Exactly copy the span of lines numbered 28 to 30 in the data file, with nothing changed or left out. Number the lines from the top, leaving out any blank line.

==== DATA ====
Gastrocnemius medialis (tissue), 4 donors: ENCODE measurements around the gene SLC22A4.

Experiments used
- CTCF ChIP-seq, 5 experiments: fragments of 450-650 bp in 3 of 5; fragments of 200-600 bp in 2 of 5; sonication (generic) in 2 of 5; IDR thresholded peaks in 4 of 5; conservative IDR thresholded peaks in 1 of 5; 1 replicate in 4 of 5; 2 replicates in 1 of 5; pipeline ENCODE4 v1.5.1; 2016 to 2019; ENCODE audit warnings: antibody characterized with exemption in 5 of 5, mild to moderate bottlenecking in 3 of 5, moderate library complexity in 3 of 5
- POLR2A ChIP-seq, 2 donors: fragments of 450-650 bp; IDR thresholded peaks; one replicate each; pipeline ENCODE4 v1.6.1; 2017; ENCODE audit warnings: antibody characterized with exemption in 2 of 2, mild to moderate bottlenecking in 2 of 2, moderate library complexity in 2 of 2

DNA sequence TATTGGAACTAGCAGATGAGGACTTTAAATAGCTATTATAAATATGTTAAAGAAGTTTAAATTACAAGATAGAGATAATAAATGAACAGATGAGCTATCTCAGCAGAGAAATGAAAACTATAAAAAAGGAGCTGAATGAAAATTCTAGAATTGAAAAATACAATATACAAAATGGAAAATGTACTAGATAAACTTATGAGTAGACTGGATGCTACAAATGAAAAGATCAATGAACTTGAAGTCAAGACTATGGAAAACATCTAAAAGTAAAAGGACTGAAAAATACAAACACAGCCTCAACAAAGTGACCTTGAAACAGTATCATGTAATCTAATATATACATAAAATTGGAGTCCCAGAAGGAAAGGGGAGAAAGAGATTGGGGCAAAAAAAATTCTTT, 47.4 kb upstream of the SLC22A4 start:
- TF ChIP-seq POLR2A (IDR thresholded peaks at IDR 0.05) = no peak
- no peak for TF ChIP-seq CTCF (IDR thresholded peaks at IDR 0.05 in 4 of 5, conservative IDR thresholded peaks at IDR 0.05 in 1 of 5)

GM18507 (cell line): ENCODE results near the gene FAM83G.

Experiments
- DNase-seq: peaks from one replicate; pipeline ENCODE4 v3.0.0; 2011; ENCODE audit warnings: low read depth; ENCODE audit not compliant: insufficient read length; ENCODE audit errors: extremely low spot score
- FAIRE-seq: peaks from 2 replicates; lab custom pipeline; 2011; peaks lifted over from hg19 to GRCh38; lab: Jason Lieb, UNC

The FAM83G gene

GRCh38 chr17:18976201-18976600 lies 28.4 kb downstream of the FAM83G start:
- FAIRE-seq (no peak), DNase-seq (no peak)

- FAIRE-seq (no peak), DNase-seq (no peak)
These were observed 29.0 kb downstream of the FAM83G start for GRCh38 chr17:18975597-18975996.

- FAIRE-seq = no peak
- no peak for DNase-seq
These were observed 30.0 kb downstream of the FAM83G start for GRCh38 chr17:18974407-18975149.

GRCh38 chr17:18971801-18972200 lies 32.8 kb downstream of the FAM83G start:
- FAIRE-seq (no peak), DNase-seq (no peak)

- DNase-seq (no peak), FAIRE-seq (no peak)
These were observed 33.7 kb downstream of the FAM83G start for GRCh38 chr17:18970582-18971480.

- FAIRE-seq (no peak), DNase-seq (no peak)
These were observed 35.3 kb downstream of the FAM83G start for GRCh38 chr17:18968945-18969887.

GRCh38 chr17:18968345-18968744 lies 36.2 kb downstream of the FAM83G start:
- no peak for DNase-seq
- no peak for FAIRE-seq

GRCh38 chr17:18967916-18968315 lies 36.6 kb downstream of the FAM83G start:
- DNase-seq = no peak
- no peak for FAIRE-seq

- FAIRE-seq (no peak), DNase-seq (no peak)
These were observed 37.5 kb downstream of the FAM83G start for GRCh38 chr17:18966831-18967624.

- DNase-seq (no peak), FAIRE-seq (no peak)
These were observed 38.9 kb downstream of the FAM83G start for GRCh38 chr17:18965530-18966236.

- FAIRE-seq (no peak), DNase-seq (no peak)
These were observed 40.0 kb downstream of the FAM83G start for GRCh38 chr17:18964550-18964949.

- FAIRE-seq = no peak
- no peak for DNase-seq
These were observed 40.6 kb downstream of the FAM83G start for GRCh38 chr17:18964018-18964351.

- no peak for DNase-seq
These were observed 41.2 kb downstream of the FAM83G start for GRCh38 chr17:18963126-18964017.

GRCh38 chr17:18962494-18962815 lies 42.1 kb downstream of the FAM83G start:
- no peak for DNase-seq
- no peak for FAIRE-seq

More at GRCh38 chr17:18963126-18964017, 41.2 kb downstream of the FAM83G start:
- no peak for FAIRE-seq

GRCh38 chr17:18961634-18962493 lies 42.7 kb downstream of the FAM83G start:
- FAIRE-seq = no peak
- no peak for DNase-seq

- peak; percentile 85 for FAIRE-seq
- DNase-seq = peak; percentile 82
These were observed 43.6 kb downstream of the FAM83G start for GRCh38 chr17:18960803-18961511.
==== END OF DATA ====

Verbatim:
- no peak for FAIRE-seq

GRCh38 chr17:18967916-18968315 lies 36.6 kb downstream of the FAM83G start:
- DNase-seq = no peak